PL EN


2010 | 45 | 239-257
Article title

CHANGES IN ADMINISTRATIVE DIVISIONS IN THE RUSSIAN EMPIRE, THE SOVIET UNION AND RUSSIAN FEDERATION (Zmiany podzialow administracyjnych w Cesarstwie Rosyjskim, w Zwiazku Sowieckim oraz w Federacji Rosyjskiej)

Title variants
Languages of publication
PL
Abstracts
EN
In the 1990s, after the fall of the Soviet Union, Russia underwent a complex process of political, economic and social transformation which coincided with the presidency of Boris Yeltsin. The fast pace of ongoing changes and the FR movement towards democracy inclined Poland to redefine relations with Russia and to seek new opportunities for their development. The expression of these was the visit of President Walesa in Moscow and the signing of Polish-Russian Treaty of Good Neighbourship and Friendly Cooperation on 22 May 1992. Shortly, however, a number of problems in relations with Moscow emerged, e.g. historical occurrences (including Katyn Massacre), Soviet army withdrawal from Poland, compensations and financial settlements, and others, which impeded current relations, despite the fact that presidents Yeltsin and Walesa had made an attempt to open a new chapter in Polish-Russian relations. It soon became apparent that the strategic interests of both countries are completely inconsistent in relation to fundamental matters. Evidently, it revealed conflicting aspirations concerning the entry of Poland to NATO , which resulted in significant cooling in Polish-Russian relations in the years 1994 to 2000. The change of authorities in Kremlin on 31 December 1999, which marked an end of a certain period in Russian history, unexpectedly created favourable conditions for improvement in relations with Poland. It was reflected in President Putin-s visit in Poland in January 2002, which yielded a number of spectacular results. However, the two-year balance of 'detente' of 2002-2003 presented itself rather poorly. Once more, a substantial discrepancy of Polish and Russian interests was exposed during the events of 2004. Polish entry to the EU in May 2004 and the presidential election in Ukraine, where Poland and President A. Kwasniewski played a significant role in the victory of 'the orange revolution'. This resulted in further cooling of Polish-Russian relations. The following years did not provide any improvement. At the end of 2005 the issue of locating elements of American missile defence shield on Polish territory appeared which posed a new problem in Polish-Russian relations. As in the case of NATO enlargement, the Russians employed the method of intimidation to counteract this undertaking. In retaliation for the shield, a number of higher Russian officers and politicians announced that the latest Russian anti-missile systems would be located near Polish border and that mid-range missiles would be aimed at Poland. This best illustrates the significance of East-Central Europe for Moscow.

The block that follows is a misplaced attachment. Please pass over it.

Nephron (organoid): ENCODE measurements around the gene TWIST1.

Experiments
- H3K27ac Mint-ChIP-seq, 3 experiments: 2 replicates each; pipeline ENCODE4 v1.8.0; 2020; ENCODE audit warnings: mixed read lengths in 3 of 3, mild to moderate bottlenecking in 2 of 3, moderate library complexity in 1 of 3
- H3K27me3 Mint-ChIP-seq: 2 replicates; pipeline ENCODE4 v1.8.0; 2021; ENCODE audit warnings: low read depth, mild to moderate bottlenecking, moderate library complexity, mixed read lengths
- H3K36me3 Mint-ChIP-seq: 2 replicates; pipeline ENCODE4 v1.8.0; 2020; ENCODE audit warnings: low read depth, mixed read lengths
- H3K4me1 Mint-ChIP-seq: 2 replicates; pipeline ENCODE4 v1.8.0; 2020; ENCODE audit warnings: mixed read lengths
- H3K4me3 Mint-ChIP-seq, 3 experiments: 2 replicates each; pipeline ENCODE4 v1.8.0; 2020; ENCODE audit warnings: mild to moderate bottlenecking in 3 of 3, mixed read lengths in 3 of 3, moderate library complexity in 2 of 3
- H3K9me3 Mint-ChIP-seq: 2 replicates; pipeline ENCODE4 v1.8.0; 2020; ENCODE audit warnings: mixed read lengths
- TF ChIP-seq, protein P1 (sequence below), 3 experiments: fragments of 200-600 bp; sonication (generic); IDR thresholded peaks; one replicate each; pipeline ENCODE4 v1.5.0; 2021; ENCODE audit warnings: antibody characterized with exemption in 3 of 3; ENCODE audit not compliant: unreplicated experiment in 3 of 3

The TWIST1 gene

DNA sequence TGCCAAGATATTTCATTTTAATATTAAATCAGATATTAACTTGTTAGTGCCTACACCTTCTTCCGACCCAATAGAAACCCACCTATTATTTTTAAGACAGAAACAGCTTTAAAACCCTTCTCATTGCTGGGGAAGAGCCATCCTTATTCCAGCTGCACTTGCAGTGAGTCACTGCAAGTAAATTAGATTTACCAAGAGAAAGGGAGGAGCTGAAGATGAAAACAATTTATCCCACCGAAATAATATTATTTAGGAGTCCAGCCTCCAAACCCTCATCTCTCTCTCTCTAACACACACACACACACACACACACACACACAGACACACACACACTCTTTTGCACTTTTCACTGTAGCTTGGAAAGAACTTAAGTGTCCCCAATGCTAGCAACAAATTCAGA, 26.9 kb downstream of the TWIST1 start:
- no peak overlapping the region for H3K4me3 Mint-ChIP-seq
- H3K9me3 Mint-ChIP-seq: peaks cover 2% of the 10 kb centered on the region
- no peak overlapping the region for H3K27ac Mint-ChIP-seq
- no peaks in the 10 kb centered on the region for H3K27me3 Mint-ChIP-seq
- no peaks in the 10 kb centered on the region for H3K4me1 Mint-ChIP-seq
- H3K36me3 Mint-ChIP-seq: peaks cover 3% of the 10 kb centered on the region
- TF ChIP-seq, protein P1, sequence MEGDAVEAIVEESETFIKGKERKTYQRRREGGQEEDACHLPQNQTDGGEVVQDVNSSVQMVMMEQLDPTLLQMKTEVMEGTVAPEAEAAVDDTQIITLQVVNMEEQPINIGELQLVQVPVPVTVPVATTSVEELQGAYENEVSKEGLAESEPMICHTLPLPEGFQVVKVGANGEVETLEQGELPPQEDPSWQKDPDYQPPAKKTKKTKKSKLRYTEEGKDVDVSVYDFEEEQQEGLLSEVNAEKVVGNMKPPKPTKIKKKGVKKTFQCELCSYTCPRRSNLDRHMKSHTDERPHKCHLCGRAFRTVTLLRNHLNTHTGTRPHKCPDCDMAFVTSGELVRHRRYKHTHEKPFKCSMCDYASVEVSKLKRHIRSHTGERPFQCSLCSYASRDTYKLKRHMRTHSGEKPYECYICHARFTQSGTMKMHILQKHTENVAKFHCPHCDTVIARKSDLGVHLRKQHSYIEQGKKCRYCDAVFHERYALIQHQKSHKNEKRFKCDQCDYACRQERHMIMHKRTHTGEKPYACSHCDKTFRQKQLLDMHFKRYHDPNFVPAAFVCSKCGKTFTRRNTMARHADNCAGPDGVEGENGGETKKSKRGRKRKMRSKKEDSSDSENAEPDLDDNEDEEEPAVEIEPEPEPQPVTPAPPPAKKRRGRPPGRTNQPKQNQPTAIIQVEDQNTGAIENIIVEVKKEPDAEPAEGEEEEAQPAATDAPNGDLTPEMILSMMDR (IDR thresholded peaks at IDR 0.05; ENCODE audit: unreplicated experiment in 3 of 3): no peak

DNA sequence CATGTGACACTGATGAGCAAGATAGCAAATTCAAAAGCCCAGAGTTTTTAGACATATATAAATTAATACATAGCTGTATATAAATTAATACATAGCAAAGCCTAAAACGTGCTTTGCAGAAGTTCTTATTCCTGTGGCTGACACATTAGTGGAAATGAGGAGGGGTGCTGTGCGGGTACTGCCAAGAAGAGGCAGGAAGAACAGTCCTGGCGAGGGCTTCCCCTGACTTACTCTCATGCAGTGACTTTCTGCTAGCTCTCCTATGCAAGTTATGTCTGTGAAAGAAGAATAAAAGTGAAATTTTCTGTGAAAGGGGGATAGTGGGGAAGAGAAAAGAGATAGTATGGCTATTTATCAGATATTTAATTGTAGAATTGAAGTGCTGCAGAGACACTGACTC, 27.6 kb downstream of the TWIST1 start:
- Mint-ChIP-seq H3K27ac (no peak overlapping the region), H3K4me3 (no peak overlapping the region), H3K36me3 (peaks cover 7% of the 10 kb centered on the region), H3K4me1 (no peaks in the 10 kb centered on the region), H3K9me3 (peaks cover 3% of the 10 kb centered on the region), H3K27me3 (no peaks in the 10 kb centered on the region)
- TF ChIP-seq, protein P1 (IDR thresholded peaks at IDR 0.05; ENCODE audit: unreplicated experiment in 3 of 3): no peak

Contributors
  • Stanislaw Gregorowicz, Warszawa, Poland
References
Document Type
Publication order reference
Identifiers
CEJSH db identifier
11PLAAAA099917
YADDA identifier
bwmeta1.element.7a1dfb0d-b764-39d9-8ef5-23e4a65d059a
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